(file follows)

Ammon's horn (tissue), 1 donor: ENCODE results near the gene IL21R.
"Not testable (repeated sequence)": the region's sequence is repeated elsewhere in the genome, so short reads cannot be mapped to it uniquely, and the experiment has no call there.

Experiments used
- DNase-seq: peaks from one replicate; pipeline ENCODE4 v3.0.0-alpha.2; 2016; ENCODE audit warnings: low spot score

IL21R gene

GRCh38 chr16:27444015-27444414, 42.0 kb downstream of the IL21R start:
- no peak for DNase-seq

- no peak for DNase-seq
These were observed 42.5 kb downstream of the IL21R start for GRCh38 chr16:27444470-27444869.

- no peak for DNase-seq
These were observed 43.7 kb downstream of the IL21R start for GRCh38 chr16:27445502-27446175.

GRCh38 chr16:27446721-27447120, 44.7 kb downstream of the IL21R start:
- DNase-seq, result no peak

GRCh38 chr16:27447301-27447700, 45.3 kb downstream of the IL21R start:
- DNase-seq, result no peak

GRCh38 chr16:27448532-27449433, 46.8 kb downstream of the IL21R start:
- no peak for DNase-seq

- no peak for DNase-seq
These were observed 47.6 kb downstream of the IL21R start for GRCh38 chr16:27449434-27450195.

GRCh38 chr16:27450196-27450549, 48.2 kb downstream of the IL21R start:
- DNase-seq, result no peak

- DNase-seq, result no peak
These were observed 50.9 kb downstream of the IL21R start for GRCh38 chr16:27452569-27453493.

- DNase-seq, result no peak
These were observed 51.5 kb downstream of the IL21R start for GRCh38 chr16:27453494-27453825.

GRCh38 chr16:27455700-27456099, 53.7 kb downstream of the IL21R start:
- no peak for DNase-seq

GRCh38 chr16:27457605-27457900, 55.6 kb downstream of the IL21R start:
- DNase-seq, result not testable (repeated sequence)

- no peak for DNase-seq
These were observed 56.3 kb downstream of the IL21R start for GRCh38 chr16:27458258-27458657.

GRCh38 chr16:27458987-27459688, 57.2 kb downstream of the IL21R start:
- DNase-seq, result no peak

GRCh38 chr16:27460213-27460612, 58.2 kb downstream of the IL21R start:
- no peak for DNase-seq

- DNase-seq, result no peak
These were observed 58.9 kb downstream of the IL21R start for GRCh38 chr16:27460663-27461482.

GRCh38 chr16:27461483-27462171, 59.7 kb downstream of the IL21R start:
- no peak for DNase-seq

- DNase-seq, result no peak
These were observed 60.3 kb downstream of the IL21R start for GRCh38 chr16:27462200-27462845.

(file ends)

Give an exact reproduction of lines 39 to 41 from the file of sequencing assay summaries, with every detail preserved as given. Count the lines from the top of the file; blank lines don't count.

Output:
- no peak for DNase-seq

- DNase-seq, result no peak
These were observed 60.3 kb downstream of the IL21R start for GRCh38 chr16:27462200-27462845.